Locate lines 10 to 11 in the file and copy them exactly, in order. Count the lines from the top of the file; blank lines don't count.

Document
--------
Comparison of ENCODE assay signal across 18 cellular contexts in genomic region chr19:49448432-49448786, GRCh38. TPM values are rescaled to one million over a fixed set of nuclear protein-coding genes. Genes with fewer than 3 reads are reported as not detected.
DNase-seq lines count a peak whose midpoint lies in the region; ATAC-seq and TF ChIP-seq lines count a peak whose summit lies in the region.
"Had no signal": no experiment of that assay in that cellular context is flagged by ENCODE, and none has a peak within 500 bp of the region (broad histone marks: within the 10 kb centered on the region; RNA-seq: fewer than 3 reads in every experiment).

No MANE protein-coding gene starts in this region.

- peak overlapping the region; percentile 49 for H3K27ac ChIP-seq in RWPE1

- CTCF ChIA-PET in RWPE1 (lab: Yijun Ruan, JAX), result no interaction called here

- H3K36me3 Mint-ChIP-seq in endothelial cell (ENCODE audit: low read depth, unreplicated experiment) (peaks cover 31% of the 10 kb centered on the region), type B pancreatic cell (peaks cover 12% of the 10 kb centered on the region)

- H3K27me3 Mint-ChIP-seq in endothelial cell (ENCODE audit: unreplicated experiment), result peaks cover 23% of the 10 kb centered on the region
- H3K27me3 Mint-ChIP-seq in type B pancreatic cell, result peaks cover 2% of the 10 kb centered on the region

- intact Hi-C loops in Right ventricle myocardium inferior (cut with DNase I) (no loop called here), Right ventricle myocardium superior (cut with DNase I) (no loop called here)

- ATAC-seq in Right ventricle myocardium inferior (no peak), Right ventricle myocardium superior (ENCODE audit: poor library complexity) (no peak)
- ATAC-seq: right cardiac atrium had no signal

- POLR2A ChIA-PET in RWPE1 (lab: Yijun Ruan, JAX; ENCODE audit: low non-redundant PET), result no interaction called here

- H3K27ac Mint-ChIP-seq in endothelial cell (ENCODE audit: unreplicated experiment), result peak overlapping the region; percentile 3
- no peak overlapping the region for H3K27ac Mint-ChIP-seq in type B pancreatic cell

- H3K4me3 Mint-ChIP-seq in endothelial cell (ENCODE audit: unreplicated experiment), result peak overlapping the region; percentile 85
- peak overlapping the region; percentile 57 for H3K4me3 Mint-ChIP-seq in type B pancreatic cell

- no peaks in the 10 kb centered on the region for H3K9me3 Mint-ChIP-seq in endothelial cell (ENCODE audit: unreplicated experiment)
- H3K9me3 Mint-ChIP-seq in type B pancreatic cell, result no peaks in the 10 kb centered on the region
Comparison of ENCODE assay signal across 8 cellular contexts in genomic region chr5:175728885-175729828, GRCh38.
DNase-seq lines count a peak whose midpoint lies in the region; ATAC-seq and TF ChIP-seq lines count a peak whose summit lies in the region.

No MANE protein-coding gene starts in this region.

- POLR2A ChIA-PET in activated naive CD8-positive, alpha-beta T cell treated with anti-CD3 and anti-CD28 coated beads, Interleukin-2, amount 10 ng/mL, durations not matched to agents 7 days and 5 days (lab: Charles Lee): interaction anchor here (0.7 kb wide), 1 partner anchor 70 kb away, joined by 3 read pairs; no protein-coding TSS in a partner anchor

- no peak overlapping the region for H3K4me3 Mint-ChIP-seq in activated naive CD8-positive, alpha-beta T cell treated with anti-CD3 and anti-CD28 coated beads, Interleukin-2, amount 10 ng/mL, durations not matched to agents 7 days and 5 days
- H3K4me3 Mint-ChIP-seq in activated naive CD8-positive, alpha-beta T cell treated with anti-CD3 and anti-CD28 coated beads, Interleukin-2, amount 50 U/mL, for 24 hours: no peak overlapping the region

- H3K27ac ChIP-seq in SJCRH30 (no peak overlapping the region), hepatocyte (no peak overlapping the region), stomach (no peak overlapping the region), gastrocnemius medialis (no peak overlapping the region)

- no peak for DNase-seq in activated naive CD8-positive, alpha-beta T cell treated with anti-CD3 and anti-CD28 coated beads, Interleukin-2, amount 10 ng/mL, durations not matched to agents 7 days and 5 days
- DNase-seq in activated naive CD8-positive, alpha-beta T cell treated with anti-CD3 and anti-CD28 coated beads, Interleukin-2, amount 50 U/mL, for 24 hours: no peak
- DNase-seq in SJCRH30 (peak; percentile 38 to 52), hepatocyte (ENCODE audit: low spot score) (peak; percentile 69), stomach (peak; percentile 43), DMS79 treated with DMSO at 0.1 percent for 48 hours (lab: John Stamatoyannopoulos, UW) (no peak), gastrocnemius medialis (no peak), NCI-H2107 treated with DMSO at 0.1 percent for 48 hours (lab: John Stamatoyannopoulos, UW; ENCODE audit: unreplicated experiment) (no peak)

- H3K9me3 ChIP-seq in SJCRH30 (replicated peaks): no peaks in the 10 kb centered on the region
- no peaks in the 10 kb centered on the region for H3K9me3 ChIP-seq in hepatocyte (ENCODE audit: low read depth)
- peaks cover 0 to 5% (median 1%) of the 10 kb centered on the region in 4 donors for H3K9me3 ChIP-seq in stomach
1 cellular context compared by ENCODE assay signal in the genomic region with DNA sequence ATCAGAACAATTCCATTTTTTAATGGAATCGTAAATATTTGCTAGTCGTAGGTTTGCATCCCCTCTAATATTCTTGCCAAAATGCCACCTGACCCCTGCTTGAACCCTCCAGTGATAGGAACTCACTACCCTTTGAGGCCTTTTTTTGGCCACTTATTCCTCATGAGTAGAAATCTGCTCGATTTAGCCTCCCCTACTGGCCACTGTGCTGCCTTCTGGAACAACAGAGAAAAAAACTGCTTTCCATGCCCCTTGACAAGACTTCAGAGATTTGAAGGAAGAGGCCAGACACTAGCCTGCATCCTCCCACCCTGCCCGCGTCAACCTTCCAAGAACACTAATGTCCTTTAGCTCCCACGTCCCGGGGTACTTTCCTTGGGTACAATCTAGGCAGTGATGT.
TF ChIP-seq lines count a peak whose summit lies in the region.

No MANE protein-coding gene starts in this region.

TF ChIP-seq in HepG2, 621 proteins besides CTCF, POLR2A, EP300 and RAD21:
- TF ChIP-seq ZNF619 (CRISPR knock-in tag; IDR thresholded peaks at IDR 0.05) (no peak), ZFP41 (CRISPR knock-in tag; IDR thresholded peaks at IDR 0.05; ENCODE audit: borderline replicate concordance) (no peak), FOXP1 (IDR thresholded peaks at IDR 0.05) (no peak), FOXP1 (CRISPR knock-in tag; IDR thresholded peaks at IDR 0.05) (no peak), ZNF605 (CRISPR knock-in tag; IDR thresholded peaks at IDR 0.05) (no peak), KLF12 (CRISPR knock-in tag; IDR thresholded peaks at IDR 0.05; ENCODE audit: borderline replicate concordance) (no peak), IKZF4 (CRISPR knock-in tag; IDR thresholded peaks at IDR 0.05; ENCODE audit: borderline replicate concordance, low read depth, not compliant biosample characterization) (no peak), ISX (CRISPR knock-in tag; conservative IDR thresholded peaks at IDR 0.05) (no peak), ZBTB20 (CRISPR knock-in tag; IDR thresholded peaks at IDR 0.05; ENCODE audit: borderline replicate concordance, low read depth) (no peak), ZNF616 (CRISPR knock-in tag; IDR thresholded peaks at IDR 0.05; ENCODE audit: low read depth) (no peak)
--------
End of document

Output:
- intact Hi-C loops in Right ventricle myocardium inferior (cut with DNase I) (no loop called here), Right ventricle myocardium superior (cut with DNase I) (no loop called here)

- ATAC-seq in Right ventricle myocardium inferior (no peak), Right ventricle myocardium superior (ENCODE audit: poor library complexity) (no peak)